Jason Johnson is dedicated to helping dogs who dedicated their lives to helping humans — and he’s got one special dog helping him. These days, Jason is a Field Canine Coordinator for the U.S. Government and the founder of Project K-9 Hero, a non-profit assisting retired law enforcement dogs with food and veterinary care costs. Over the years, he’s worked with thousands of canine-handler teams, but a German Shepherd–Australian Cattle Dog mix named Flash holds a special place in his life and at Project K-9 Hero.
“She’s definitely inspired me,” Jason says of Project K-9 Hero’s Chief Canine Officer and official ambassador.
The pair met 11 years ago when Jason was working as a police officer and K-9 Handler in Washington state, and Flash was just another mutt at Everett Animal Services.
“She didn’t have a name. She didn’t have anything,” he remembers.
The one thing Flash had was potential. A 1-year-old former stray with an animal aggression issue, Flash was tested and selected by the Washington State Patrol as a candidate for narcotics work.
“She was gonna be put down the very next day,” Jason says, recalling how hard Flash worked to impress the people who saved her life. Despite being medicated for a low white blood cell count thanks to time spent scavenging on the streets, Flash seemed determined to be the best dog she could be.
“We entered her in the basic narcotic canine course, where Flash did very well. She exceeded past all her classmates. She scored 100 percent on her certification — she was the only canine in her class to do so,” Jason recalls.
After graduation, Flash became Jason’s partner. She served the Yakima Police Department for eight years, even after Jason’s career took him away from Washington. He went to work for the U.S. Department of State before moving on the the Bureau of Alcohol, Tobacco, Firearms, and Explosives (ATF) — but he never forgot about Flash.
“When she retired, the City of Yakima gave her to me and I just flew out to get her,” he says.
These days, Jason is lending his canine expertise to organizations at the federal, state, and local levels. While he works hard, Flash is busy enjoying her retirement. At 12 years old, she’s in great shape, still romping through the snow in the winter and hanging out at Lake Huron in the summer months.
According to Jason, many Police K-9 teams aren’t as lucky as he and his dog are. Unlike Flash, most law enforcement dogs only retire after their health deteriorates. Retirees are usually adopted by their former handlers, who don’t want to be separated from their dogs but often end up burdened by high veterinary bills.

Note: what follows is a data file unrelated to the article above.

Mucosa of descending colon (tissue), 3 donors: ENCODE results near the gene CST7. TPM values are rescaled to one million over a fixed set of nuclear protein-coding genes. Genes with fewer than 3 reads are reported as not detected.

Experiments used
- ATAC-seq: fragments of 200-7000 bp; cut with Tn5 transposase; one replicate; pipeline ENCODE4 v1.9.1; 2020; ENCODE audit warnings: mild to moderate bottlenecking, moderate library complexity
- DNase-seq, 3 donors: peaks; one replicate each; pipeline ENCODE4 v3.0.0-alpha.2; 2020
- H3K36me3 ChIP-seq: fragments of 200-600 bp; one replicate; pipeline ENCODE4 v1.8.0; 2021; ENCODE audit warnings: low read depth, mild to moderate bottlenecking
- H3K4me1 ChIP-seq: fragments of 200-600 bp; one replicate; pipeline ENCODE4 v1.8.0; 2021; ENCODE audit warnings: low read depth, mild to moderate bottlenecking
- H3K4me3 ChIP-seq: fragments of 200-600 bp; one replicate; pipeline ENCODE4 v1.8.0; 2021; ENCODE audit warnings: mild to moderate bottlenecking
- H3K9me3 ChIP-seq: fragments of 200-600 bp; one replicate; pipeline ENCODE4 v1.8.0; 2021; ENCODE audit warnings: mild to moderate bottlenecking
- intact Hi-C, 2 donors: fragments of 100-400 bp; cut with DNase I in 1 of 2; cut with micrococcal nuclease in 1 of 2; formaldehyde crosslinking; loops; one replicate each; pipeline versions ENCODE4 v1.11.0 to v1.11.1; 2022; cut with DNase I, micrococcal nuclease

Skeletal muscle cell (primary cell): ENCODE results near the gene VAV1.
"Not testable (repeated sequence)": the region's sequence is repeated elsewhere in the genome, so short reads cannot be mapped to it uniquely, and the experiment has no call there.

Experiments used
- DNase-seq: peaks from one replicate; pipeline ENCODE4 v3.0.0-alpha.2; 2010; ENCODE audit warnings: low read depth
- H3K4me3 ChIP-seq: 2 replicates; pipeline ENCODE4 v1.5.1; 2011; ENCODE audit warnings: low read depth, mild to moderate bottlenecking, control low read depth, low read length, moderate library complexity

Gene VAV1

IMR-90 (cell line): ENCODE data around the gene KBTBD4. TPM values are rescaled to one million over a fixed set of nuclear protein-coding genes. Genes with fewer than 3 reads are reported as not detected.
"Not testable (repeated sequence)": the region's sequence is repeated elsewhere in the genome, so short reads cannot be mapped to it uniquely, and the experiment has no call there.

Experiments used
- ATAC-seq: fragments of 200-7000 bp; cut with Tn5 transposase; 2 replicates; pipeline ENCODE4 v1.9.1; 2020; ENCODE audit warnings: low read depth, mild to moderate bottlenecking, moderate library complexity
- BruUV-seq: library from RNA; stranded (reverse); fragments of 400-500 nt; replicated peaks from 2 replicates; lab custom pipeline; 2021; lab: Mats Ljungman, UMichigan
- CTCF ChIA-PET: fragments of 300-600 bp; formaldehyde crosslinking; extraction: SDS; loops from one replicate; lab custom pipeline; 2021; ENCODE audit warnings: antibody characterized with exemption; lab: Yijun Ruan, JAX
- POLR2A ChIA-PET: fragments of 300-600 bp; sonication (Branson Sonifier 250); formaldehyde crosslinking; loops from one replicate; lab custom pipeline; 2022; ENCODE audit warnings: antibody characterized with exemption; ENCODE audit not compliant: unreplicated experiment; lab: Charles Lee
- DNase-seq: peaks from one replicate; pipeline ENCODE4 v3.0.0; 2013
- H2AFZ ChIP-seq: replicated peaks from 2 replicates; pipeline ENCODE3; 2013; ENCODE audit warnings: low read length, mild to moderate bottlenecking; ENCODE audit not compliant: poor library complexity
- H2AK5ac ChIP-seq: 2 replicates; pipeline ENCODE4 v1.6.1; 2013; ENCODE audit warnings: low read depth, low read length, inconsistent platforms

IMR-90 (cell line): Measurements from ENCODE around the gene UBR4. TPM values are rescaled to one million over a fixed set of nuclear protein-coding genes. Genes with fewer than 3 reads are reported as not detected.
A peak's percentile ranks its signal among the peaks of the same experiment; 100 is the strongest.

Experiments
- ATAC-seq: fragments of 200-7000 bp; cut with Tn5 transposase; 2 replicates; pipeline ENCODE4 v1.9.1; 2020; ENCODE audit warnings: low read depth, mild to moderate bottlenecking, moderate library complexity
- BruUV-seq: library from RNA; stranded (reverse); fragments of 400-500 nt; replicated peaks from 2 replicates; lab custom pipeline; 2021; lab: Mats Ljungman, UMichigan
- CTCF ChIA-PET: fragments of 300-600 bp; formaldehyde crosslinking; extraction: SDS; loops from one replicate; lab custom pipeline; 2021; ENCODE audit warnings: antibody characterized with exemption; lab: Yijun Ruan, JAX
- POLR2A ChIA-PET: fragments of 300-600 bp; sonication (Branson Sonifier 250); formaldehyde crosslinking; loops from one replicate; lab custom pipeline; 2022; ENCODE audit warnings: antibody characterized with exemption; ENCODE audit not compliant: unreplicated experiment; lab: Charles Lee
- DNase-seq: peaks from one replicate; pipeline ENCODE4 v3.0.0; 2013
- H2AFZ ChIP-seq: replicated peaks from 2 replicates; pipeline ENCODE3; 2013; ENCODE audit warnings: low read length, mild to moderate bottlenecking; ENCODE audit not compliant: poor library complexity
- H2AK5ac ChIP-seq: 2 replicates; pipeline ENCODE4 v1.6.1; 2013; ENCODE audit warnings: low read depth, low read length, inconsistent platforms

“These dogs do so much for whatever agency they work for, but they’re not taken care of for life,” explains Jason, who saw a need he and Flash could fill through Project K-9 Hero. “The day they retire, all funding is cut.
“We have three pillars as a foundation: we want to provide medical costs to retired K-9 heros, we work with two major food distributors to provide food for them, and we provide a death benefit service in which we reimburse their cremation or burial costs.”
Jason says dogs like Flash — who had more than 2,200 narcotic finds as a police dog — deserve a comfortable retirement. The police department saved Flash, but she certainly repaid the favor.
“All those drugs that she seized, she saved countless numbers of lives. Thirty pounds of heroin for example — that could go out on the street and kill people,” Jason explains.
With her drug sniffing days behind her, Flash is now contributing in other ways, relying on her charisma more than her nose as the face of Project K-9 Heroes. According to Jason, Flash is especially popular with kids and is the subject of a soon-to-be published children’s book, K-9 Flash: One Dog’s Journey To Becoming A Hero.
Jason shares Flash’s story not only to bring awareness to the mission of Project K-9 Hero, but also to help others see the amazing potential in shelter dogs.
“She understands she got a second chance in life, and she proves what a rescue pet can do.”
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